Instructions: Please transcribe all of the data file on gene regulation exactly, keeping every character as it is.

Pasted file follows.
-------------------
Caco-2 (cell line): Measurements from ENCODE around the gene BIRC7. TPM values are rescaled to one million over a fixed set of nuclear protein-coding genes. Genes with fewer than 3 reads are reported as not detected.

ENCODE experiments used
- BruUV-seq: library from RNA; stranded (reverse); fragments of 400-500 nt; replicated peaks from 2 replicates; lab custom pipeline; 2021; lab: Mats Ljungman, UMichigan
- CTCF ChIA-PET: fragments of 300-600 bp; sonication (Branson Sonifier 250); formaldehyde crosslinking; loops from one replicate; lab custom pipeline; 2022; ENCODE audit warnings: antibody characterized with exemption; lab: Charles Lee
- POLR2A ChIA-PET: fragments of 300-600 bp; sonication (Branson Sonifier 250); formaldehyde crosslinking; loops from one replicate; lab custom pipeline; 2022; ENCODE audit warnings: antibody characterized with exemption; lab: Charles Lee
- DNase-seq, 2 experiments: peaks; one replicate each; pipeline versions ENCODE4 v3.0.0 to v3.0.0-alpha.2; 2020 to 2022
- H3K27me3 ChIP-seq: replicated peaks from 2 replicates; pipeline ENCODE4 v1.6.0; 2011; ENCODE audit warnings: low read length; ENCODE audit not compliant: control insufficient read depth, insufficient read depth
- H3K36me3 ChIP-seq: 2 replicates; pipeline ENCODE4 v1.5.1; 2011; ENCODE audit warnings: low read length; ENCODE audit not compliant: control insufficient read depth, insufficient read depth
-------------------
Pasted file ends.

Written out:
Caco-2 (cell line): Measurements from ENCODE around the gene BIRC7. TPM values are rescaled to one million over a fixed set of nuclear protein-coding genes. Genes with fewer than 3 reads are reported as not detected.

ENCODE experiments used
- BruUV-seq: library from RNA; stranded (reverse); fragments of 400-500 nt; replicated peaks from 2 replicates; lab custom pipeline; 2021; lab: Mats Ljungman, UMichigan
- CTCF ChIA-PET: fragments of 300-600 bp; sonication (Branson Sonifier 250); formaldehyde crosslinking; loops from one replicate; lab custom pipeline; 2022; ENCODE audit warnings: antibody characterized with exemption; lab: Charles Lee
- POLR2A ChIA-PET: fragments of 300-600 bp; sonication (Branson Sonifier 250); formaldehyde crosslinking; loops from one replicate; lab custom pipeline; 2022; ENCODE audit warnings: antibody characterized with exemption; lab: Charles Lee
- DNase-seq, 2 experiments: peaks; one replicate each; pipeline versions ENCODE4 v3.0.0 to v3.0.0-alpha.2; 2020 to 2022
- H3K27me3 ChIP-seq: replicated peaks from 2 replicates; pipeline ENCODE4 v1.6.0; 2011; ENCODE audit warnings: low read length; ENCODE audit not compliant: control insufficient read depth, insufficient read depth
- H3K36me3 ChIP-seq: 2 replicates; pipeline ENCODE4 v1.5.1; 2011; ENCODE audit warnings: low read length; ENCODE audit not compliant: control insufficient read depth, insufficient read depth